Late September is often when it is time to light the first fire of the season. A cold front swoops down from the North, temporally bringing an early-season chill that needs to be removed first thing in the morning. Letting the dog out, a cold air fills your lungs with little piercing needles telling you that the few leaves on the ground will soon be joined by many others. The lack of heat brings a different smell to the morning as the herbs seem much more willing to throw off their scents than they were only a few humid weeks ago.
At this time of year, there is plenty of starter wood left over from the natural pruning process. Many sticks and twigs lay on the remnants of last year’s leaves, most of which have disappeared. A few early arrivals from beech and birch have dropped making a few yellow marks on the grey and dusty soil, not enough to cover what needs to be harvested and stored for fires to come.
Last year’s wood has waited nearly half a year to be needed, sitting in the back as residences for chipmunks, snakes, and others looking for temporal dwellings. It’s too early to disturb the pile or them as for now only a few logs are needed this morn. A handful of kindling and a carrier of logs is all that is needed before breakfast. As I re-enter the house, titmice, warblers, woodpeckers, chickadees, sparrows and grosbeaks having theirs at the feeders around the house.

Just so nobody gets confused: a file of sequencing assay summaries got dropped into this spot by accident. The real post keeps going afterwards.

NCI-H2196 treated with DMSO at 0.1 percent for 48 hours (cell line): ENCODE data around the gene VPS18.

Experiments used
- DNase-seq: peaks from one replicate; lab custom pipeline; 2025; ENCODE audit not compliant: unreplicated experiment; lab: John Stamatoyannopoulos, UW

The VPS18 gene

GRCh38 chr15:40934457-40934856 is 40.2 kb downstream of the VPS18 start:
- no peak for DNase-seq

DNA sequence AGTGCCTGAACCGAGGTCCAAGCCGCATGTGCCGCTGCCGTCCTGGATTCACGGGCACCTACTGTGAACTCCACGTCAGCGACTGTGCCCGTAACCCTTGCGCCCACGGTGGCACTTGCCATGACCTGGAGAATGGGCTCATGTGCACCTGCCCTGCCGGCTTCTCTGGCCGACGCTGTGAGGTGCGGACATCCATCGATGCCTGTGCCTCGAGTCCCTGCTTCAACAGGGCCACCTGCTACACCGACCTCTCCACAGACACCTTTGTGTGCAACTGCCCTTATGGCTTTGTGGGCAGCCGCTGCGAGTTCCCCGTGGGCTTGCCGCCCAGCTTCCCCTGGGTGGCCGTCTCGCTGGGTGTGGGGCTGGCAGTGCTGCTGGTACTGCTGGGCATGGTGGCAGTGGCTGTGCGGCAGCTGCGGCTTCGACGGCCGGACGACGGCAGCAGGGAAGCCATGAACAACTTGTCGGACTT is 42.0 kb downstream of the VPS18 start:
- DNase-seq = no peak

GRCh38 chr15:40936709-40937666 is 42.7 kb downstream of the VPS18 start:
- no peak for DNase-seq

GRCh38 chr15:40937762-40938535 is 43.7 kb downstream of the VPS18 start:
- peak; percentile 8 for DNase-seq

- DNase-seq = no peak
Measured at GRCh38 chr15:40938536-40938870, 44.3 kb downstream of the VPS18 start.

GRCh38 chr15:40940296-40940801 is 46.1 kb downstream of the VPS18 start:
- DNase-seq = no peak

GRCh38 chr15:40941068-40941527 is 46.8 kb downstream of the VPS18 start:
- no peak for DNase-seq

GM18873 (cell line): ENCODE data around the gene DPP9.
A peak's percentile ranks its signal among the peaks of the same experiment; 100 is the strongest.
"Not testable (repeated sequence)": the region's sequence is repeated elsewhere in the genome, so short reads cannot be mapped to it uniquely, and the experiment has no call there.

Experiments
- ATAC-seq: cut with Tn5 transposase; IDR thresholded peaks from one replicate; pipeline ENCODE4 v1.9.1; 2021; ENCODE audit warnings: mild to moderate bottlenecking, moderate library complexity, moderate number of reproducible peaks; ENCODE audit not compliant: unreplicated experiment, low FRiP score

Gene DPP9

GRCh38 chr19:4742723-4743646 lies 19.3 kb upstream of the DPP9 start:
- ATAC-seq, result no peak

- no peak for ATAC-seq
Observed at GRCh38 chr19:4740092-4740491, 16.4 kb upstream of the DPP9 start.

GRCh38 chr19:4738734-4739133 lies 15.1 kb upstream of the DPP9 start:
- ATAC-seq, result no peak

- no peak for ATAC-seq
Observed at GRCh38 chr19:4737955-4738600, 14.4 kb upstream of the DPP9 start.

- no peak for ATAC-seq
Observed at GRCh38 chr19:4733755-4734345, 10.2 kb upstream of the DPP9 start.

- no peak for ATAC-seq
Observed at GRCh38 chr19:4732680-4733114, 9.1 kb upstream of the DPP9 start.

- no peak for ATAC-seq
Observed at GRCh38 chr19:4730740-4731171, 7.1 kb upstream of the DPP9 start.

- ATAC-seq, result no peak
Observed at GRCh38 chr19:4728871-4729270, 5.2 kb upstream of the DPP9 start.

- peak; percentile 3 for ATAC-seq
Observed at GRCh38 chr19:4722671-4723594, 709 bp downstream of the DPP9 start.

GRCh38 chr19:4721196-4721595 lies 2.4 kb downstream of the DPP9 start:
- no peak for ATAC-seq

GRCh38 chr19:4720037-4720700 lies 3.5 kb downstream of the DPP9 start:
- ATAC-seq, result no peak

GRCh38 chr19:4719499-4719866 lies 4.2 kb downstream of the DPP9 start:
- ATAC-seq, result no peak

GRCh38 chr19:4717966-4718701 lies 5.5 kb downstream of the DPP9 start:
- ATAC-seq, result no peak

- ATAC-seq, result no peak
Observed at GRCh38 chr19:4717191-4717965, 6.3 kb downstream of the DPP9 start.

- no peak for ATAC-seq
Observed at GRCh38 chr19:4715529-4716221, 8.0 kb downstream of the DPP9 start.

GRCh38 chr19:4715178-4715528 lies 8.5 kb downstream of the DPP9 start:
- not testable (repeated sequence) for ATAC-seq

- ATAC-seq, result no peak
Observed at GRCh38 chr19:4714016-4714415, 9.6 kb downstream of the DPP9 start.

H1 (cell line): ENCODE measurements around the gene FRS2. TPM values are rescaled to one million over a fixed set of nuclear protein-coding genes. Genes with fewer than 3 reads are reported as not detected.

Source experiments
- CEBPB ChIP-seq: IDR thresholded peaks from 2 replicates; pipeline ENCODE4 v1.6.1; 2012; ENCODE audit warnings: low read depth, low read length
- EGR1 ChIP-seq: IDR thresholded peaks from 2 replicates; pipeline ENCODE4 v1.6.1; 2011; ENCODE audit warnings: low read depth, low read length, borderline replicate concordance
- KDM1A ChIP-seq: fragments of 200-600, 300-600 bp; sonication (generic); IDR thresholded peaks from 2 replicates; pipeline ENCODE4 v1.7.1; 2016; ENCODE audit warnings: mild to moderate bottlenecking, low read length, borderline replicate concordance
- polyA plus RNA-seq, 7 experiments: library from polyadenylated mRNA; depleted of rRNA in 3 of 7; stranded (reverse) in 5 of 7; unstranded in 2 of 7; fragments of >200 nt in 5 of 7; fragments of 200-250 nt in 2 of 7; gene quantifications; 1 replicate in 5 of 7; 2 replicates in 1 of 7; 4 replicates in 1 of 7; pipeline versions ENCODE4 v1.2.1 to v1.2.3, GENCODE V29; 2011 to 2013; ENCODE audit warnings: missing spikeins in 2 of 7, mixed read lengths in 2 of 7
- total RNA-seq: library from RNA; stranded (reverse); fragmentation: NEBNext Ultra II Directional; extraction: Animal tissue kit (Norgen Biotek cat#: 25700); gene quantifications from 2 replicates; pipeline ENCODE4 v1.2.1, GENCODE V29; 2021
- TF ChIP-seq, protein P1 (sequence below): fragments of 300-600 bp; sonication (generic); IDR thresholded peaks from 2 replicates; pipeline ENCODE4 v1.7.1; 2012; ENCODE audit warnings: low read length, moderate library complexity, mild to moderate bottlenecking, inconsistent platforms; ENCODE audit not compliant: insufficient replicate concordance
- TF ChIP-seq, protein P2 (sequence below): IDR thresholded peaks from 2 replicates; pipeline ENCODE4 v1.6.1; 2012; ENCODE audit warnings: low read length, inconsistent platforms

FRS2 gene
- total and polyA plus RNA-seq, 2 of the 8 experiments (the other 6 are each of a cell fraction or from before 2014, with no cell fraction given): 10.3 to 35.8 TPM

Spring ashes still cover the bottom of the grate waiting to be pushed aside. Balls of newspaper are readied to release their energy and form the bed for the kindling. Being old and dry, it snaps with a sharp sound, much like the popping of pine in an open fire. A quartered log is placed on top, ready to burn.
Lighting fire takes a few tries as a cold draft down the chimney blows out the match. A more sheltered attempt gets the paper to catch and then the kindling. In a few minutes the first fire has caught warming the room as I watch the birds outside swarm the feeder seemingly indifferent to the morning’s cold.